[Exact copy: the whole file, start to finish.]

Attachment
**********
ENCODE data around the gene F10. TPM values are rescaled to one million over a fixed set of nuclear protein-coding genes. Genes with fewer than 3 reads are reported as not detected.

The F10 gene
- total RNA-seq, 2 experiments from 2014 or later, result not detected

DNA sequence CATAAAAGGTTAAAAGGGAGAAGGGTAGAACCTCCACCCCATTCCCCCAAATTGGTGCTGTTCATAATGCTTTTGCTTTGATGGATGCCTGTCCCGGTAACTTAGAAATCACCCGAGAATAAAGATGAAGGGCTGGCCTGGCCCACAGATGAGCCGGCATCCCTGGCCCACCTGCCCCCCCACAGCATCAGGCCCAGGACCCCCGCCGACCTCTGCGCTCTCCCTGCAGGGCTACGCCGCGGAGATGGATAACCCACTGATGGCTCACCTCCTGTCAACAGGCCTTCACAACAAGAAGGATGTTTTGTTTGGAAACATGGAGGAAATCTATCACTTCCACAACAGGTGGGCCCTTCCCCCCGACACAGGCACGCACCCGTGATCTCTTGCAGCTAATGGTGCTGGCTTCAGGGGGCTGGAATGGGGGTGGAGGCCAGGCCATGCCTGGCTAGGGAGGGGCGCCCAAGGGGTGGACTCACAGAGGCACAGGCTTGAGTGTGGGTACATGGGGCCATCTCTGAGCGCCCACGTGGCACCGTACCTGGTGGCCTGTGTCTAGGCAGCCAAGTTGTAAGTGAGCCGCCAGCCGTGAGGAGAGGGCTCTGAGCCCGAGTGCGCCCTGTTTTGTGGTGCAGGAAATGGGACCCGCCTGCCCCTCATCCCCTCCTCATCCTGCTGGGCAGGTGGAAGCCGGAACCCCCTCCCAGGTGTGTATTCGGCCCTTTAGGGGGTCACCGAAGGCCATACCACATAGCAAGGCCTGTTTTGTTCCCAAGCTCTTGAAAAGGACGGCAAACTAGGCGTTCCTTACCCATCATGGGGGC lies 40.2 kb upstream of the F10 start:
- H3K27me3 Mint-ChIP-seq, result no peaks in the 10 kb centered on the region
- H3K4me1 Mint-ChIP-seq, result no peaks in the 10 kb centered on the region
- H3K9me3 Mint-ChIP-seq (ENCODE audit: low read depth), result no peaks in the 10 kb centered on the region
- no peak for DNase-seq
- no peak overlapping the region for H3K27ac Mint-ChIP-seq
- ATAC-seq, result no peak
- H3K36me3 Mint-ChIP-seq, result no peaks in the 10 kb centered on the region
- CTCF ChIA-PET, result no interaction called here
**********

ENCODE data around the gene F10. TPM values are rescaled to one million over a fixed set of nuclear protein-coding genes. Genes with fewer than 3 reads are reported as not detected.

The F10 gene
- total RNA-seq, 2 experiments from 2014 or later, result not detected

DNA sequence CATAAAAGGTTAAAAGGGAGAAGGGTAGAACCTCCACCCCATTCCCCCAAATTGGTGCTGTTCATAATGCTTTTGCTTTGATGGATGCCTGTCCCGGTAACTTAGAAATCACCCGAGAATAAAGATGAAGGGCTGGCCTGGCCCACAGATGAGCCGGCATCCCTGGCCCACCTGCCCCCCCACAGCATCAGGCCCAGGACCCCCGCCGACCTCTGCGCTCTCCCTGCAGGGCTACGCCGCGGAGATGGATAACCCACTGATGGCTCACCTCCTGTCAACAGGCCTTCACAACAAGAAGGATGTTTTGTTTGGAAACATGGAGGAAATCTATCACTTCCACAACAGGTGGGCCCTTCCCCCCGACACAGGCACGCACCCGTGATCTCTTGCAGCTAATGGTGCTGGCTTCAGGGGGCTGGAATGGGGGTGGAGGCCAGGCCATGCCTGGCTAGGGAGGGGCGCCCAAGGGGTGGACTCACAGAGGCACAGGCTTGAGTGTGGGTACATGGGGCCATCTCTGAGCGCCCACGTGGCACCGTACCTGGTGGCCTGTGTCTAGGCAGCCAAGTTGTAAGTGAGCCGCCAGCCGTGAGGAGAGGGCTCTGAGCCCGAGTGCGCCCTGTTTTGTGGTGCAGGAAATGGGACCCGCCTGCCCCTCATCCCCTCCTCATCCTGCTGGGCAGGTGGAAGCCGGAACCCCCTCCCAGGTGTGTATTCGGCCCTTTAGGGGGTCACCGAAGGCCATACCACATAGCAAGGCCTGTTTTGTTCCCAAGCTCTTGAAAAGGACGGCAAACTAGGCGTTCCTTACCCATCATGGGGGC lies 40.2 kb upstream of the F10 start:
- H3K27me3 Mint-ChIP-seq, result no peaks in the 10 kb centered on the region
- H3K4me1 Mint-ChIP-seq, result no peaks in the 10 kb centered on the region
- H3K9me3 Mint-ChIP-seq (ENCODE audit: low read depth), result no peaks in the 10 kb centered on the region
- no peak for DNase-seq
- no peak overlapping the region for H3K27ac Mint-ChIP-seq
- ATAC-seq, result no peak
- H3K36me3 Mint-ChIP-seq, result no peaks in the 10 kb centered on the region
- CTCF ChIA-PET, result no interaction called here